MARVEL: 1985

By Mark Millar & Tommy Lee Edwards (Marvel/Panini UK)
ISBN: 978-1-84653-406-5

There’s an old saying in our business that “the Golden Age of comics is ten” (or eight or eleven or… you get the picture). Simply stated it posits that there’s a perfect moment when dawning comprehension and sophistication meets childish wonderment and imagination head-on and whatever you’re reading at that time suddenly transcends Art, Entertainment, Every Thing: it becomes all-encompassing magic.

And no matter what, nothing that follows – cars, sex, extreme ironing – absolutely nothing can touch or tarnish or diminish that Road to Damascus moment.

Hold that thought and consider this collection of the 2008 miniseries from Mark Millar and Tommy Lee Edwards – two superb creators more commonly associated with the older end of the marketplace. In 1985 cynical young Toby Goodman is just getting seriously into comic-books. His local comic store has just turned him on to the maxi-series Marvel Super-Heroes: Secret Wars and the four-colour madness he’s increasingly drawn into acts as a welcome respite from his personal life.

His parents are getting divorced and he’s embarrassed that his cool dad can’t get his life together while the yuppie whiz-kid his mom’s living with seems to be an obnoxious “Mr Perfect.” The old ramshackle Wyncham House where his dad and that weird kid Clyde used to play and collect funny-books twenty years ago has been taken over by a strange bunch of oddballs. They offer Toby’s dad the pristine collection of comics in the cellar – left untouched since Clyde Wyncham was put in a sanatorium – but honest fellow that he is Jerry Goodman tells them to sell the stash to the comic store – just like you or I would…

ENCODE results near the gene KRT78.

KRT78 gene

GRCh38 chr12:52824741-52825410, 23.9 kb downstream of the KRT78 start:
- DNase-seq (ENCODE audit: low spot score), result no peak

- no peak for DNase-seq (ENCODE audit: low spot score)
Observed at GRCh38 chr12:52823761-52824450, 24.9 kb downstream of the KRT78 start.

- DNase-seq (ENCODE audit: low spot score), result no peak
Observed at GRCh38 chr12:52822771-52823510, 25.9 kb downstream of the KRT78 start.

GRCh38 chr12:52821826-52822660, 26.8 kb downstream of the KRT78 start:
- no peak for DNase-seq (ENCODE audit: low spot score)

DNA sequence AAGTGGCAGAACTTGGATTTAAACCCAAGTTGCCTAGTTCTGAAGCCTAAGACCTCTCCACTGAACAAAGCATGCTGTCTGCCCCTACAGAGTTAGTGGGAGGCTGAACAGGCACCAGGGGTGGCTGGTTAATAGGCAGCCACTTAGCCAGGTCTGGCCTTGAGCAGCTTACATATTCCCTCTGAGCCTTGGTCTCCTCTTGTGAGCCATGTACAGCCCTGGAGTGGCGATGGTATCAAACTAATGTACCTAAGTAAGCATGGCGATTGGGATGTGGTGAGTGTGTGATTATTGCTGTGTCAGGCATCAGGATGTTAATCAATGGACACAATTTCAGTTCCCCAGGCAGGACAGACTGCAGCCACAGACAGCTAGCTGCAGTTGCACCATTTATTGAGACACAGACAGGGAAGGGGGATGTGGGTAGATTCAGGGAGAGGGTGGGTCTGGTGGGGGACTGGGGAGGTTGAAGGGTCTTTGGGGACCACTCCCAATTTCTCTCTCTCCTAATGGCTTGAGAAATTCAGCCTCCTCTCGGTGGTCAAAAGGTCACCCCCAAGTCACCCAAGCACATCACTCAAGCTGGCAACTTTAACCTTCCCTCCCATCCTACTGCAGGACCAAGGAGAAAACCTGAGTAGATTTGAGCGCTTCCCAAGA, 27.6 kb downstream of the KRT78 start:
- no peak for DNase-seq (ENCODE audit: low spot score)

And then things start to get weird. Toys that don’t exist start appearing. People dressed like Marvel Super-villains start appearing around the tiny town. A giant green monster who looks and talks like the Incredible Hulk catches Toby snooping…

This intriguing tale recounts what happens when a fantasy world invades our real one, and the everyday actions of comic life become gritty horror as all the villains of the Marvel Universe are brutally unleashed on a Small Town USA. As the carnage escalates only Toby knows what to do. Using a portal in Wyncham House the boy goes into the Marvel Universe to fetch the super-heroic cavalry…

This tale reads like a movie plot seeking to marry the way-out world of comics to our world, and has some pleasant echoes those Gardner Fox days of Infinite Earths as well as a flavour of Marvel’s own boldly innovative Nth Man series (by Larry Hama and Ron Wagner, from 1989-91 if you’re interested) and it won’t be to everybody’s taste, but if you’re a casual visitor or lapsed fan this well-executed yarn might tickle some old fancies.

© 2007, 2008 Marvel Entertainment, Inc. and its subsidiaries. All Rights Reserved. (A BRITISH EDITION BY PANINI UK LTD)

One Reply to “MARVEL: 1985”

  1. “There’s an old saying in our business that “the Golden Age of comics is ten” ”

    I think that originally started off as referring to SF: ” the golden age of science-fiction is twelve.” It’s a notion that stood Ray Bradbury in good stead his whole career, and, of course, Rod Serling’s Twlight Zone.

    Avoided this series when it came out, but you make it sound like a worthwhile read. I shall have to get myself a copy.

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